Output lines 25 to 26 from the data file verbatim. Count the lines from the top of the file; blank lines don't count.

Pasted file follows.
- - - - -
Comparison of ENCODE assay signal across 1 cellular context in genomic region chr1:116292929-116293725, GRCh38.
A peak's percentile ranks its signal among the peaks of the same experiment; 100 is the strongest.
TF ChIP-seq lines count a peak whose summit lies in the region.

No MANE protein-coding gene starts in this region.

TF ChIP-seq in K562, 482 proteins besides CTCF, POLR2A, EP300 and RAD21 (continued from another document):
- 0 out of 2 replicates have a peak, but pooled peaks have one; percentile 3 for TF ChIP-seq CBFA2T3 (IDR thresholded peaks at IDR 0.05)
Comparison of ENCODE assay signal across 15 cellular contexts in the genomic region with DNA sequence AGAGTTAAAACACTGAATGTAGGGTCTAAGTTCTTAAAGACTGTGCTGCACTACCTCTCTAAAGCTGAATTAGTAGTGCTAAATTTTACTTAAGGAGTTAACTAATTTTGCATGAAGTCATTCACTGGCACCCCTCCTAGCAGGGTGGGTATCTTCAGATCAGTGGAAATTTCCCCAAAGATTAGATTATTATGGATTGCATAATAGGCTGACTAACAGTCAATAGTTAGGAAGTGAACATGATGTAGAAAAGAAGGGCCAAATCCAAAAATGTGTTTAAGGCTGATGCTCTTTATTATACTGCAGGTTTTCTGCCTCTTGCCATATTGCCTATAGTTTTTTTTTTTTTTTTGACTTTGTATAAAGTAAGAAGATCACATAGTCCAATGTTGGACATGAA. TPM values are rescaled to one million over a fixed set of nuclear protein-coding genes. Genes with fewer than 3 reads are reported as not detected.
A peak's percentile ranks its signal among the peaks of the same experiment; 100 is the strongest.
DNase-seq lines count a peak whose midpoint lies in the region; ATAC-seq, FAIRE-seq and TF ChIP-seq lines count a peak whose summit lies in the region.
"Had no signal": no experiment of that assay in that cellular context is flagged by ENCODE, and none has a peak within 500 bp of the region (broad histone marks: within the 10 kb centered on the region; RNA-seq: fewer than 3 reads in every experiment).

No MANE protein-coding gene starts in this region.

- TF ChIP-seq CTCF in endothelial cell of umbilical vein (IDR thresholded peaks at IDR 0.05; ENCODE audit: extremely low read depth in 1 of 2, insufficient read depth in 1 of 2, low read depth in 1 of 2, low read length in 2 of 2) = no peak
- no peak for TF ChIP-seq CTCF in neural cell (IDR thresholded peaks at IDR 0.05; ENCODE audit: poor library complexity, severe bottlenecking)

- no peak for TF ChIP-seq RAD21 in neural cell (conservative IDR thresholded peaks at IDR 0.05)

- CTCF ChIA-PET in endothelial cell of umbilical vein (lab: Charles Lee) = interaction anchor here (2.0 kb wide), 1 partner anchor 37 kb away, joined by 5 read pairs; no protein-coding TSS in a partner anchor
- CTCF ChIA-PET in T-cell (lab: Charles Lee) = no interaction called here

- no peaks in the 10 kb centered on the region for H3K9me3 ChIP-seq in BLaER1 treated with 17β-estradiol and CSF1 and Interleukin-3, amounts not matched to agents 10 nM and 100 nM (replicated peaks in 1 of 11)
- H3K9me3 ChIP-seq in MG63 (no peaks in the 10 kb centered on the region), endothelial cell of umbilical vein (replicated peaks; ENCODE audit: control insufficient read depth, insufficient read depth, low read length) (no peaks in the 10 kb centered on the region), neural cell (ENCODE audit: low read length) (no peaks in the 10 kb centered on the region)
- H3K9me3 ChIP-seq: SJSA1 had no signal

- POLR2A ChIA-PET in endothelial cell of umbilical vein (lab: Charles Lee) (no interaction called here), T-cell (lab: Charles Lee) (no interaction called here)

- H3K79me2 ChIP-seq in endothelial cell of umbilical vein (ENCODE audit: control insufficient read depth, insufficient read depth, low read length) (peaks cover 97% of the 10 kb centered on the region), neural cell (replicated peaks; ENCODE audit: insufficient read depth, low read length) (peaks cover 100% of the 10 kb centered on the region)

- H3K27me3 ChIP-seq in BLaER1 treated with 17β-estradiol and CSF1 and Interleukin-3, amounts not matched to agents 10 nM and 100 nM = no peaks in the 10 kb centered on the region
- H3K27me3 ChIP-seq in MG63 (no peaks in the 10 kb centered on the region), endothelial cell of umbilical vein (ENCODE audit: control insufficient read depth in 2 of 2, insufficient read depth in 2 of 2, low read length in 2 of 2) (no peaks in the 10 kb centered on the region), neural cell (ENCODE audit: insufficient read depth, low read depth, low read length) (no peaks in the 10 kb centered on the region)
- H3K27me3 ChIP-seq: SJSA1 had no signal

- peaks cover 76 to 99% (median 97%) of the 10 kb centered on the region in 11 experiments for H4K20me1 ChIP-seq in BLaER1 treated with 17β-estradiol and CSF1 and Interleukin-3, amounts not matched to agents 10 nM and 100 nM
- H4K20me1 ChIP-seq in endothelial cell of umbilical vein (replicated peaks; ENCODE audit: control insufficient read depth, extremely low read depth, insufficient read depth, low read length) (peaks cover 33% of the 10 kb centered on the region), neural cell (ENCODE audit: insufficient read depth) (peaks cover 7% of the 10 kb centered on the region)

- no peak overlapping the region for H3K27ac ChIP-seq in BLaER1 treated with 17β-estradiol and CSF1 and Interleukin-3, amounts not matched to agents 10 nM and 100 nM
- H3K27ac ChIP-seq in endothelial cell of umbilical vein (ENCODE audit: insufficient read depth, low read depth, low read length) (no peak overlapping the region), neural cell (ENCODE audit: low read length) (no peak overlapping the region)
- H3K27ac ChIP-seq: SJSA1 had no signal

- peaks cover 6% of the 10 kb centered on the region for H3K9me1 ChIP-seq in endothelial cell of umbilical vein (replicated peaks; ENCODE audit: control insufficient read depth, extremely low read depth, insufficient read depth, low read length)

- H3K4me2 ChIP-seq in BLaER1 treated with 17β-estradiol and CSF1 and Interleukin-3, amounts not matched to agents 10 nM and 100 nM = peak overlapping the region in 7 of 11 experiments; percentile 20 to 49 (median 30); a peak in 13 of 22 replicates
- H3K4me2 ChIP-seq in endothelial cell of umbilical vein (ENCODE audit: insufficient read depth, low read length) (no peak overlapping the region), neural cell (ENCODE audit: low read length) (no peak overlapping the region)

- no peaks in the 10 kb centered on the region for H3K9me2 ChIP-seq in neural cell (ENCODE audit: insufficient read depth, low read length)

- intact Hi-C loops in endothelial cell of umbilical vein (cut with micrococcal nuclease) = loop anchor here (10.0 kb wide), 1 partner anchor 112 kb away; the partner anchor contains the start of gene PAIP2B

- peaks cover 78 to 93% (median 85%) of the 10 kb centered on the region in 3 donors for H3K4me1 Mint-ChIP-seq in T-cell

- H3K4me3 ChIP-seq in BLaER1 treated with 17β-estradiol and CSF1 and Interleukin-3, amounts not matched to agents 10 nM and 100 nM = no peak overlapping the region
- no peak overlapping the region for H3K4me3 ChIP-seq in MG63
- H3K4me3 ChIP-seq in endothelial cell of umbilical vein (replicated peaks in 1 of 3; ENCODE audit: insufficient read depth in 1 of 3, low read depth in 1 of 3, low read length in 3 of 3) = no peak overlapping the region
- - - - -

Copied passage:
- peaks cover 76 to 99% (median 97%) of the 10 kb centered on the region in 11 experiments for H4K20me1 ChIP-seq in BLaER1 treated with 17β-estradiol and CSF1 and Interleukin-3, amounts not matched to agents 10 nM and 100 nM
- H4K20me1 ChIP-seq in endothelial cell of umbilical vein (replicated peaks; ENCODE audit: control insufficient read depth, extremely low read depth, insufficient read depth, low read length) (peaks cover 33% of the 10 kb centered on the region), neural cell (ENCODE audit: insufficient read depth) (peaks cover 7% of the 10 kb centered on the region)